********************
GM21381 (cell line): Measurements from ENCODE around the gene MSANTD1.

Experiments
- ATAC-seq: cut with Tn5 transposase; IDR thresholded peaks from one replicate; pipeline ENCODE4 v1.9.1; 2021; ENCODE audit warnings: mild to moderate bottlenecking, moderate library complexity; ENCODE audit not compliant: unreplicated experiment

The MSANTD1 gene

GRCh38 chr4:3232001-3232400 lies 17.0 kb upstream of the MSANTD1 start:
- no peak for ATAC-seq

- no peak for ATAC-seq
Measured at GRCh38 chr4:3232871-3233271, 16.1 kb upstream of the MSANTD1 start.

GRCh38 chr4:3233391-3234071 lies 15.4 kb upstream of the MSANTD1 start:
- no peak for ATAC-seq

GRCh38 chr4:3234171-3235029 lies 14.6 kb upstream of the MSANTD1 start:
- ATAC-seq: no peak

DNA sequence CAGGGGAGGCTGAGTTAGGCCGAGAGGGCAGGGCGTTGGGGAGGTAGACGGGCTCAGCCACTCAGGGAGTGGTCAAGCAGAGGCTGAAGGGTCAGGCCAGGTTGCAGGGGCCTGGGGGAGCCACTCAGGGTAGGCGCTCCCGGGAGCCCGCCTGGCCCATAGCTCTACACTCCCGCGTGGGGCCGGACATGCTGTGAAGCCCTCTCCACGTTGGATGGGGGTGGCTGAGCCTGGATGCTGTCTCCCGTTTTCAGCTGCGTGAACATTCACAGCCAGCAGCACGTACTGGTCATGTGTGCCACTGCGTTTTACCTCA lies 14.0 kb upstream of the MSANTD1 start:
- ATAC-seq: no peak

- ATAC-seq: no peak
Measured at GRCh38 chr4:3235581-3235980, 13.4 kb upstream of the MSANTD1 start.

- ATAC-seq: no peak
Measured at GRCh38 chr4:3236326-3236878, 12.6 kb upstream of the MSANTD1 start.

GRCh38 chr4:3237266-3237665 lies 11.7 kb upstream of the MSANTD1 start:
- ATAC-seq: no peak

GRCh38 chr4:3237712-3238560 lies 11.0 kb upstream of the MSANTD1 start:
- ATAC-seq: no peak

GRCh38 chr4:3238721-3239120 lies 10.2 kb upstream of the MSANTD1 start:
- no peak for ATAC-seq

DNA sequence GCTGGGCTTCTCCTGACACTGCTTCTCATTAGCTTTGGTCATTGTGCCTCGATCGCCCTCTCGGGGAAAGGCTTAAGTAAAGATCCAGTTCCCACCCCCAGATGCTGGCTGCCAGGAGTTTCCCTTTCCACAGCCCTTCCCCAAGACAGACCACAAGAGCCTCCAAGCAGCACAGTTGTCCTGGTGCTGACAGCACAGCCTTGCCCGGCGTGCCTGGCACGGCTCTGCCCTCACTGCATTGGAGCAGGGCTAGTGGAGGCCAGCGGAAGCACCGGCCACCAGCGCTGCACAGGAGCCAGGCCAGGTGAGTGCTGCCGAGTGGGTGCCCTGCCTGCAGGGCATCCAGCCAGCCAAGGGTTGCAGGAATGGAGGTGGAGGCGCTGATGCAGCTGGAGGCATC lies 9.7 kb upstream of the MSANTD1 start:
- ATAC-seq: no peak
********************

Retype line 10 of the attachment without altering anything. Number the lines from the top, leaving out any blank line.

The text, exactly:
- no peak for ATAC-seq